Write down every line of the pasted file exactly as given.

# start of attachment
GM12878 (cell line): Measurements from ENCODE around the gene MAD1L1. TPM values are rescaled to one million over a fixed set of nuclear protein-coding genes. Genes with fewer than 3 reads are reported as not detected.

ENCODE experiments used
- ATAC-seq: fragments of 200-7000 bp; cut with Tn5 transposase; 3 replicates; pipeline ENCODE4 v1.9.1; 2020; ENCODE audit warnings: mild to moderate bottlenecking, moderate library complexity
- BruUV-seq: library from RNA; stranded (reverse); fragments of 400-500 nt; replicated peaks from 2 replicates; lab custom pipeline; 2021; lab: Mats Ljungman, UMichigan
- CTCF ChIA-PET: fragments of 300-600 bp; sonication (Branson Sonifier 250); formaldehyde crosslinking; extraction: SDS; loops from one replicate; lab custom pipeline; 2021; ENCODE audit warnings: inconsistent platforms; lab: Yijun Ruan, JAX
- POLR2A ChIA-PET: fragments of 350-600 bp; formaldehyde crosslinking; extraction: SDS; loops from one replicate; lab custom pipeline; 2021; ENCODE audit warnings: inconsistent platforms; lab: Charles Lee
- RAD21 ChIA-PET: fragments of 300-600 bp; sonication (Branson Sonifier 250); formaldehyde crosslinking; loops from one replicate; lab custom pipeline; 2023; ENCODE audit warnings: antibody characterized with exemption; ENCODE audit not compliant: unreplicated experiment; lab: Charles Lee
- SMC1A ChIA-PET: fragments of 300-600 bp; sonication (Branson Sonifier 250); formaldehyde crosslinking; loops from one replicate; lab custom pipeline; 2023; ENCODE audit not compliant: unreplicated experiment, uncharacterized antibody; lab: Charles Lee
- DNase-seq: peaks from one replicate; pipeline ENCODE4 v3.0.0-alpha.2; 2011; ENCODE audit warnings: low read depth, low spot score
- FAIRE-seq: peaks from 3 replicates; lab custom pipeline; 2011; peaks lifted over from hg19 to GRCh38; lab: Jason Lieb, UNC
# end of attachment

GM12878 (cell line): Measurements from ENCODE around the gene MAD1L1. TPM values are rescaled to one million over a fixed set of nuclear protein-coding genes. Genes with fewer than 3 reads are reported as not detected.

ENCODE experiments used
- ATAC-seq: fragments of 200-7000 bp; cut with Tn5 transposase; 3 replicates; pipeline ENCODE4 v1.9.1; 2020; ENCODE audit warnings: mild to moderate bottlenecking, moderate library complexity
- BruUV-seq: library from RNA; stranded (reverse); fragments of 400-500 nt; replicated peaks from 2 replicates; lab custom pipeline; 2021; lab: Mats Ljungman, UMichigan
- CTCF ChIA-PET: fragments of 300-600 bp; sonication (Branson Sonifier 250); formaldehyde crosslinking; extraction: SDS; loops from one replicate; lab custom pipeline; 2021; ENCODE audit warnings: inconsistent platforms; lab: Yijun Ruan, JAX
- POLR2A ChIA-PET: fragments of 350-600 bp; formaldehyde crosslinking; extraction: SDS; loops from one replicate; lab custom pipeline; 2021; ENCODE audit warnings: inconsistent platforms; lab: Charles Lee
- RAD21 ChIA-PET: fragments of 300-600 bp; sonication (Branson Sonifier 250); formaldehyde crosslinking; loops from one replicate; lab custom pipeline; 2023; ENCODE audit warnings: antibody characterized with exemption; ENCODE audit not compliant: unreplicated experiment; lab: Charles Lee
- SMC1A ChIA-PET: fragments of 300-600 bp; sonication (Branson Sonifier 250); formaldehyde crosslinking; loops from one replicate; lab custom pipeline; 2023; ENCODE audit not compliant: unreplicated experiment, uncharacterized antibody; lab: Charles Lee
- DNase-seq: peaks from one replicate; pipeline ENCODE4 v3.0.0-alpha.2; 2011; ENCODE audit warnings: low read depth, low spot score
- FAIRE-seq: peaks from 3 replicates; lab custom pipeline; 2011; peaks lifted over from hg19 to GRCh38; lab: Jason Lieb, UNC